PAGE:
This section streamlines the process by which human subject research may be reviewed and conducted. This harmonization effort will likely impact the current efforts to amend the Common Rule, which were outlined in a 2015 notice of proposed rulemaking. However, the proposed rulemaking may serve as a guidepost for the effort. For example, the proposed rulemaking would require that cooperative research or multi-site studies rely on a single IRB, with limited exceptions, which is consistent with the flexibility proposed under certain circumstances in Section 3056 of the Cures legislation (described below). The extent to which HHS will change any individual provision is unclear at this time, but potential targets are revision of the types of studies that require IRB review and oversight, allowable IRB exemptions, inconsistent definitions (e.g., research, human subject), and various aspects of the informed consent process. For example, harmonization efforts may make it easier for sponsors to obtain and use retrospective analyses of de-identified data, which have historically been exempt from the informed consent requirement under the Common Rule but not expressly exempt under FDA regulations. The possibility of establishing an analogous exemption under FDA requirements may significantly increase the extent to which sponsors rely on such analyses to support product development and other activities. Entities that perform human subject research should monitor HHS’s efforts to consult with stakeholders and the Federal Register for additional opportunities to comment on the harmonization process, rulemakings and guidance, as this section arguably provides an opportunity to broaden the exceptions to when informed consent is required for FDA-regulated clinical investigations.
3024. Informed Consent Waiver or Alteration for Clinical Investigators
The legislation allows FDA’s informed consent requirements to be waived or altered for trials of investigational drugs or devices if the proposed clinical tests pose no more than minimal risk to the human subjects and include appropriate safeguards to protect the rights, safety and welfare of the subjects. The legislation does not define the phrase “no more than minimal risk” and does not cross-reference any existing HHS or FDA regulations or guidance to provide insight as to how such language should be interpreted by the FDA. Although the phrase is not defined in the US Code, FDA has defined in 21 C.F.R. § 50.52 what constitutes a clinical investigation involving greater than minimal risk to children. Under that regulation, an IRB must find that (1) the risk is justified by the anticipated benefit to the subjects; (2) the relation of the anticipated benefit to the risk is at least as favorable to the subjects as that presented by available alternative approaches; and (3) adequate provisions are made for soliciting the assent of the children and permission of their parents or guardians as set forth in a separate FDA rule. The FDA’s interpretation of the phrase and the language on the “appropriate safeguards” required to protect human subjects will likely require a separate rulemaking or guidance, as the broad statutory language “no more than minimal risk” could be construed in many different ways.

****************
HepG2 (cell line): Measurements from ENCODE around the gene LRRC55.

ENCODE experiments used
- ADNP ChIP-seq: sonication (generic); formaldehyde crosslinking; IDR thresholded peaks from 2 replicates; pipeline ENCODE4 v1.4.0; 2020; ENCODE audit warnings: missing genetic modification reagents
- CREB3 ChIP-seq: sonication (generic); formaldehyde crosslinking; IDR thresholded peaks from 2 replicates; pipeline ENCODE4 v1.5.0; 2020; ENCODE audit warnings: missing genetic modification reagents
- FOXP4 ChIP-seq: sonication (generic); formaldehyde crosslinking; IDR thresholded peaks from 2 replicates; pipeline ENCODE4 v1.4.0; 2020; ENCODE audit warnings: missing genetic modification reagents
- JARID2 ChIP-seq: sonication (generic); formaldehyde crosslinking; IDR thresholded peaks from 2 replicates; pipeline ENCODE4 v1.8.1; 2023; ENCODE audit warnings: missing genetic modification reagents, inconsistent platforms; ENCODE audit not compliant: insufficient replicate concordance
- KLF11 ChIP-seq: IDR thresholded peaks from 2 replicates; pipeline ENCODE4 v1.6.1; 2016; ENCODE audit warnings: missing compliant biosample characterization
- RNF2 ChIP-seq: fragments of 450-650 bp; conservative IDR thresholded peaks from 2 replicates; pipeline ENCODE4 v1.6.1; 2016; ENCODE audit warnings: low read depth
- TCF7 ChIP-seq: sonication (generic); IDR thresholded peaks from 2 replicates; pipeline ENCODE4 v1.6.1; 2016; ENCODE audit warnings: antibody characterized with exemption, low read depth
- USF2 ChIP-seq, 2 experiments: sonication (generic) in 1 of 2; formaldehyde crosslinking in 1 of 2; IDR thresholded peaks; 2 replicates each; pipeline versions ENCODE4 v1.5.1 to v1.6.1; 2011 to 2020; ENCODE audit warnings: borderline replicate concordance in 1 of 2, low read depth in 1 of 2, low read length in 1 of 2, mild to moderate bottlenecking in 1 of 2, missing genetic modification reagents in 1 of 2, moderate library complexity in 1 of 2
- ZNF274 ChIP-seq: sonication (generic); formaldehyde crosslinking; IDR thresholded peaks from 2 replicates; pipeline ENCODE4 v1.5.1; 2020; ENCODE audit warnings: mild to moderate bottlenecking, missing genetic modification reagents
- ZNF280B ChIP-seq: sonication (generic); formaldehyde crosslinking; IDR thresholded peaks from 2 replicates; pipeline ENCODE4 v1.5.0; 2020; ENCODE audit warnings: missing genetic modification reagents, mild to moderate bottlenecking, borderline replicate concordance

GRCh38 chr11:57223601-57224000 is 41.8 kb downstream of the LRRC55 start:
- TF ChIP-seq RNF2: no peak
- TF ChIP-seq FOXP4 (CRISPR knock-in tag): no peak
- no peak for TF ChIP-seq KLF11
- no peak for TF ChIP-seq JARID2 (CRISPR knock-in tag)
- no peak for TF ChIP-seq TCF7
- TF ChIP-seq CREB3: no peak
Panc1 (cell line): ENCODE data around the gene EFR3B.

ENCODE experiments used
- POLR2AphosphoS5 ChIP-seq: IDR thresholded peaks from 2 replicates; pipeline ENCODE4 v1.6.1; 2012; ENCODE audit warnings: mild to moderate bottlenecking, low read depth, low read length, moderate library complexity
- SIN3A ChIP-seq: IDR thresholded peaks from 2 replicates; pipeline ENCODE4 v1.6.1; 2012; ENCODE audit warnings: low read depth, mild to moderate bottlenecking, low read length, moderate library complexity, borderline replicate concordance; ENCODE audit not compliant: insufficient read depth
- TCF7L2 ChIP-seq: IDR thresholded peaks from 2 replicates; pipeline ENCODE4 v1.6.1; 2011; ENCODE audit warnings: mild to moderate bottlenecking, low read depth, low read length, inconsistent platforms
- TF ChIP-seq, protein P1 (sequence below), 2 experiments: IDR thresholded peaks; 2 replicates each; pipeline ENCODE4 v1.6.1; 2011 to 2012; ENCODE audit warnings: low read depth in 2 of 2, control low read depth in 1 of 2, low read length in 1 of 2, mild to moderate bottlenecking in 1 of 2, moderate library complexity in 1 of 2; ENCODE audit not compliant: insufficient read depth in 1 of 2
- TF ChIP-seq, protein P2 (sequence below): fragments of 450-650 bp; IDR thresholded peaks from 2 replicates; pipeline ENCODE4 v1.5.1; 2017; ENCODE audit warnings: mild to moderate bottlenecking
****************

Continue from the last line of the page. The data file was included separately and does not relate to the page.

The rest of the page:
To the extent that FDA’s interpretation of “no more than minimal risk” tracks existing HHS regulations on the protection of human research subjects, this section could potentially harmonize FDA’s informed consent requirements with existing HHS and National Institutes of Health (NIH) requirements under the Common Rule. For example, in 45 C.F.R. § 46.102, HHS defines “minimal risk” as “the probability and magnitude of harm or discomfort anticipated in the research are not greater in and of themselves than those ordinarily encountered in daily life or during the performance of routine physical or psychological examinations or tests.” Additional HHS regulations discuss “minimal risk” in the context of research involving not greater than minimal risk to children, research involving greater than minimal risk that presents the prospect of direct benefit to the individual subjects, and research involving greater than minimal risk and no prospect of direct benefit, but that is likely to yield generalizable knowledge about the subject’s disorder or condition. FDA may examine the protections in these HHS regulations on “minimal risk” and “greater than minimal risk” to establish appropriate safeguards.
Depending on FDA’s interpretation of the phrase “no more than minimal risk,” stakeholders that perform, participate in, and/or evaluate investigational drug and device human subject research may have greater freedom to pursue trial designs that were previously impractical under FDA regulations. This legislative change could provide new opportunities for sponsors to use “big data,” in particular in retrospective analyses of de-identified data, in submissions to the agency, as such analyses arguably pose no more than a minimal risk to patients.
3056. Institutional Review Board Flexibility
The Cures legislation strikes references to “local” IRBs in the investigational and humanitarian device exemptions, which exempt such devices from requirements including labeling, registration, premarket approval, recordkeeping and reporting. Sponsors, investigators and others involved in a device trial or other device use (e.g., diagnosis or treatment) within the scope of the exemptions will now be allowed to engage a centralized or other non-local IRB for review and approval. This section is consistent with the trend toward centralization of IRB operations and avoidance of duplication of review, especially as associated with multi-site trials.
Sponsors should re-examine their plans for trials and centralize the IRB process insofar as use of a local IRB was intended solely to address FDA requirements. This legislative change may ease the process of beginning a clinical trial and addressing ongoing oversight of a trial. Stakeholders—including investigators, health care providers and medical centers—that administer trials or perform patient services with investigational or humanitarian devices may need to modify existing practices, policies and procedures to allow for review by non-local IRBs.
This article previously appeared on www.mwe.com